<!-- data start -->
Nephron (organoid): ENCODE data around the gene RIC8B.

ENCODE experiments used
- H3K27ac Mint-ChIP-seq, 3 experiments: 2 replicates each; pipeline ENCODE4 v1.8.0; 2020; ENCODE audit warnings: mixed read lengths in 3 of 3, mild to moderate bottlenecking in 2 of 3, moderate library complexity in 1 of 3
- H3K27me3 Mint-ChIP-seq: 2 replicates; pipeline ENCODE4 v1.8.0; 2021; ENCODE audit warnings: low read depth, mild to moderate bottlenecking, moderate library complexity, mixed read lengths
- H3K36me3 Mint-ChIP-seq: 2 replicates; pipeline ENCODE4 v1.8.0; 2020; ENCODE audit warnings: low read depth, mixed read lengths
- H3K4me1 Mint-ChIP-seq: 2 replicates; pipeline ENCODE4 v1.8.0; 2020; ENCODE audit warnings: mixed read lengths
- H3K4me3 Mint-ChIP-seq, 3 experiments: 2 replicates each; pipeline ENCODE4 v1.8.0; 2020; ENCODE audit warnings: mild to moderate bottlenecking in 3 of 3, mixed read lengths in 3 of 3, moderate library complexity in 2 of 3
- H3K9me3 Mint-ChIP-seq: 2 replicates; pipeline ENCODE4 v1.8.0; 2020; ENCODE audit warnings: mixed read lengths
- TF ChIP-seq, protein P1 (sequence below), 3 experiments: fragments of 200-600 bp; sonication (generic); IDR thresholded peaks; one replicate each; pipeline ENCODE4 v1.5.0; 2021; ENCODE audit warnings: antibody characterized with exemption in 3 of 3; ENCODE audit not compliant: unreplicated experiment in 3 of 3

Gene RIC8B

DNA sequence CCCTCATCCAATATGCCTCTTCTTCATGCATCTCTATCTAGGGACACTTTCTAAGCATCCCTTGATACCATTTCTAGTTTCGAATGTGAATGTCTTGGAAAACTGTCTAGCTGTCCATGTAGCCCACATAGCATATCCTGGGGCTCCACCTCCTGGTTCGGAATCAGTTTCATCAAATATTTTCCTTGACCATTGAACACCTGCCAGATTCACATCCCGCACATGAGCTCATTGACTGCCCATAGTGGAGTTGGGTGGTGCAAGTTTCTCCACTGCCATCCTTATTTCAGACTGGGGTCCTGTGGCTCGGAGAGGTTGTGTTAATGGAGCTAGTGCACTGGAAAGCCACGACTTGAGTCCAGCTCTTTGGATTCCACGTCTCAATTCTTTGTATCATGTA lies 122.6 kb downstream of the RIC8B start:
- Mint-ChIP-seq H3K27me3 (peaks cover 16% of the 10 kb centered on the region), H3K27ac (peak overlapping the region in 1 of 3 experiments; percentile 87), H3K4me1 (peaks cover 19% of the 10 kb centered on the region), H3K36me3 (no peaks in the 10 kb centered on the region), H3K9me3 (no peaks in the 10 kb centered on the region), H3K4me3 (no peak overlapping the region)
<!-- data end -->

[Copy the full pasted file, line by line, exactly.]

Nephron (organoid): ENCODE data around the gene RIC8B.

ENCODE experiments used
- H3K27ac Mint-ChIP-seq, 3 experiments: 2 replicates each; pipeline ENCODE4 v1.8.0; 2020; ENCODE audit warnings: mixed read lengths in 3 of 3, mild to moderate bottlenecking in 2 of 3, moderate library complexity in 1 of 3
- H3K27me3 Mint-ChIP-seq: 2 replicates; pipeline ENCODE4 v1.8.0; 2021; ENCODE audit warnings: low read depth, mild to moderate bottlenecking, moderate library complexity, mixed read lengths
- H3K36me3 Mint-ChIP-seq: 2 replicates; pipeline ENCODE4 v1.8.0; 2020; ENCODE audit warnings: low read depth, mixed read lengths
- H3K4me1 Mint-ChIP-seq: 2 replicates; pipeline ENCODE4 v1.8.0; 2020; ENCODE audit warnings: mixed read lengths
- H3K4me3 Mint-ChIP-seq, 3 experiments: 2 replicates each; pipeline ENCODE4 v1.8.0; 2020; ENCODE audit warnings: mild to moderate bottlenecking in 3 of 3, mixed read lengths in 3 of 3, moderate library complexity in 2 of 3
- H3K9me3 Mint-ChIP-seq: 2 replicates; pipeline ENCODE4 v1.8.0; 2020; ENCODE audit warnings: mixed read lengths
- TF ChIP-seq, protein P1 (sequence below), 3 experiments: fragments of 200-600 bp; sonication (generic); IDR thresholded peaks; one replicate each; pipeline ENCODE4 v1.5.0; 2021; ENCODE audit warnings: antibody characterized with exemption in 3 of 3; ENCODE audit not compliant: unreplicated experiment in 3 of 3

Gene RIC8B

DNA sequence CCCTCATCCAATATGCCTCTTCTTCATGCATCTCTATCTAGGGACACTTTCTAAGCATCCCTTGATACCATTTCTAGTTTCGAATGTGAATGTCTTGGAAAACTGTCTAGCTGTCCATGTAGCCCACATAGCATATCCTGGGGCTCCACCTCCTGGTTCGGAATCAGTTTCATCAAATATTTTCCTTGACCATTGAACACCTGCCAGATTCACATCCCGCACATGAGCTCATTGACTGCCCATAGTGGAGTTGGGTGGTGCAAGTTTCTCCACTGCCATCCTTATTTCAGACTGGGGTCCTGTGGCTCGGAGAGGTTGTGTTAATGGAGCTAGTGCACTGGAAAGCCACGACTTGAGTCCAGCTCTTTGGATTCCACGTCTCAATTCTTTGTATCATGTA lies 122.6 kb downstream of the RIC8B start:
- Mint-ChIP-seq H3K27me3 (peaks cover 16% of the 10 kb centered on the region), H3K27ac (peak overlapping the region in 1 of 3 experiments; percentile 87), H3K4me1 (peaks cover 19% of the 10 kb centered on the region), H3K36me3 (no peaks in the 10 kb centered on the region), H3K9me3 (no peaks in the 10 kb centered on the region), H3K4me3 (no peak overlapping the region)